This article was published in Arab News on June 20, 2017.
An uncertain referendum for Iraqi Kurdistan
The Iraqi Kurdish Regional Government’s (KRG) President Masoud Barzani announced on June 7 that a referendum will be held in Iraqi Kurdistan on Sept. 25 this year. It will be a non-binding referendum — meaning that the proclamation of independence will be left to the discretion of the Kurdish leaders even if the outcome of the referendum is in favor of independence.
An independent Kurdistan has always been an aspiration of many Kurds, be they in Iraq, Iran, Turkey or Syria. Barzani played his cards as cautiously as possible by not going too fast. This caution may be due to several reasons: The subsidies that he was receiving from Baghdad, being worried of solation in the international arena, advantages of holding various offices in Baghdad, etc. He kept saying that Kurds have their right to independence and that they will use it when the time comes.
The US invasion of Iraq in 2002 and Nuri Al-Maliki’s becoming prime minister contributed to preparations on the ground for Kurds to advance their claim to independence. Al-Maliki’s sectarian and divisive policy ushered in uncertainty and instability in Iraq. This gave the Kurds a pretext that the country has become ungovernable and that they want to govern themselves.
When Al-Maliki started to withhold the 17 percent national oil revenues that had to go to the KRG, Barzani decided to export northern Iraqi oil to Turkey through a questionable arrangement.
In June 2014, when the Iraqi forces fled after the Daesh invasion of Mosul, Peshmerga, the military force of the Iraqi Kurdistan, took control of several areas evacuated by the army. It still holds them under its control now. Furthermore, as Daesh forces had to retreat from their positions in later attacks, Peshmerga also captured these areas, increasing the area under its control by almost a half.
The first time Barzani announced the independence referendum was in July 2014. He did not give a date, but said it would be held during the year. He later decided to postpone it, because a more conciliatory Haider Al-Abadi replaced Prime Minister Al-Maliki. Barzani renewed his commitment to the referendum in 2016, but postponed again until the liberation of Mosul from Daesh. Finally this time, he gave a precise date for it.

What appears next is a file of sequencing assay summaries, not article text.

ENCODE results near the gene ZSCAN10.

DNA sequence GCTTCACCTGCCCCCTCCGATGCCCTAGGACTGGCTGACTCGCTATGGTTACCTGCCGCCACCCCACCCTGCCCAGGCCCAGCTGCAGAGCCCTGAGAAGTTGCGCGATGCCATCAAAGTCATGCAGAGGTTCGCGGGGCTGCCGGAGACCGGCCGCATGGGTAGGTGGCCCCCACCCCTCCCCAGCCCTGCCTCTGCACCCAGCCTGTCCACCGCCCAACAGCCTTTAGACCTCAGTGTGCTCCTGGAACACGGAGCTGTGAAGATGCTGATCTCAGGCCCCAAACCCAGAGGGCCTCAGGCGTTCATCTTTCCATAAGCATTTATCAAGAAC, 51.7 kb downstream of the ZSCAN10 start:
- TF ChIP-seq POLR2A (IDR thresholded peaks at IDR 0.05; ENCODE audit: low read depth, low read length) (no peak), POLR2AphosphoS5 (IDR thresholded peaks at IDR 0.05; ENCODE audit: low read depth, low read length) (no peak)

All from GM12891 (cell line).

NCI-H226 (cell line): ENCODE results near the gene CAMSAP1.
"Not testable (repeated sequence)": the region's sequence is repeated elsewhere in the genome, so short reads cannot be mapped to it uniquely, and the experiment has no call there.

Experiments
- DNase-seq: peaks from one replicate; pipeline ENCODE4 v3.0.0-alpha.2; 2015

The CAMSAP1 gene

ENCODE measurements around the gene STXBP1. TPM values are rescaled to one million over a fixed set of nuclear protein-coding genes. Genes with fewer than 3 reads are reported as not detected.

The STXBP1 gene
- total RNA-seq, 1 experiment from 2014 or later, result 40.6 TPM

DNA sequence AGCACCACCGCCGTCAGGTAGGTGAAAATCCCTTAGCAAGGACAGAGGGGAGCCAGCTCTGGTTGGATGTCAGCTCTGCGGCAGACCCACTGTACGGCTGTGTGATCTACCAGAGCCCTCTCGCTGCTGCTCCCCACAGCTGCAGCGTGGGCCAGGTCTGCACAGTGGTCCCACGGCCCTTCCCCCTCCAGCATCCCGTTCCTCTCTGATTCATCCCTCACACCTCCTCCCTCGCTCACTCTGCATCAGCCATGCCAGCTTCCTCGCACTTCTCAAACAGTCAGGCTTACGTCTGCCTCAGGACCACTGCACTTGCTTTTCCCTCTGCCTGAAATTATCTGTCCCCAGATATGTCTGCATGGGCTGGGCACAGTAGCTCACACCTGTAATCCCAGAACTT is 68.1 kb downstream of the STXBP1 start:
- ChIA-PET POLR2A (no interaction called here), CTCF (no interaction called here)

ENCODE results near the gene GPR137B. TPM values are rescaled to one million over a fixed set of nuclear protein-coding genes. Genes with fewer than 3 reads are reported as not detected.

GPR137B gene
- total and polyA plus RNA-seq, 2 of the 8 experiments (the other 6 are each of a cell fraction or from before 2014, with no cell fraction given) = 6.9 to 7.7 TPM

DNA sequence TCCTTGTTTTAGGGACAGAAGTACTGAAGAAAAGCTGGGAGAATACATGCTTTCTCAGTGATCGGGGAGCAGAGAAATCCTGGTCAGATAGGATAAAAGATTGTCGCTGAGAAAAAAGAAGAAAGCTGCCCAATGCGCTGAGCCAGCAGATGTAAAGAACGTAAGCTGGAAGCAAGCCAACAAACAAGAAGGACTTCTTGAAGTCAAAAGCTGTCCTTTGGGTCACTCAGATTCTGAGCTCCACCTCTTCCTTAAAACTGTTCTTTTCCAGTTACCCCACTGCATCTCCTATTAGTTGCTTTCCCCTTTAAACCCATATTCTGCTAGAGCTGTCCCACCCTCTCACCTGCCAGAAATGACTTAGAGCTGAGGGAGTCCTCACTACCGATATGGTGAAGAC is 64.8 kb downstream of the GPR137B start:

This step may be the beginning of the further fragmentation of Iraq. Oil-rich southern Iraq may be inspired by this bold move and may seek the establishment of a Shiite state, leaving the region around Baghdad for a Sunni state devoid of oil resources.
The Iraqi Kurdish Regional Government’s president has announced a referendum on creating an independent state. But if that were to happen, then where does that leave the rest of the Kurdish people living throughout the region?
The reaction to the announcement differed from one country to the other. Turkey, Iran and Syria, which have their own Kurdish minority, strongly opposed the announcement. Turkish Prime Minister Binali Yildirim qualified it as “irresponsible”; the Turkish Foreign Ministry said it was a “grave mistake”; Iran said it “supported Iraq’s territorial integrity”; Syria said it cannot “accept the division of Iraq.” They are all worried that this move may set an example for their own Kurds.
The US opposed the referendum on the grounds that it will weaken the fight against Daesh. Russia said the referendum should abide by international law.
Al-Abadi is on the record as saying in August 2016 that his government would not work against a Kurdish independence referendum, and that he saw the self-determination as an “undisputed right.” More recently, he said a September referendum this year was “untimely.”
If the referendum is held, the result will probably be in favor of the proclamation of independence, but problems will start to surface after that. Few countries have lent unconditional support to a referendum. In view of the opposition, or at least the reservation of major countries, it is difficult to tell whether this initiative will go through, because of the questionable timing.
Yet the most complicating factor is not the date, but the provinces that the referendum would cover. It includes not only disputed provinces like Kirkuk and Makhmour, but also new areas claimed by Barzani, like Sinjar and Khanaqin, that are not considered by Baghdad as part of Kurdistan. Kirkuk is a more complex issue. It has to be examined in a separate article. The inclusion of disputed areas is likely to open a new debate on the validity of the entire referendum.
Turkey needs to handle the situation more carefully, because it cooperated in the past with the KRG for the export of Kurdish oil, despite Baghdad’s objection.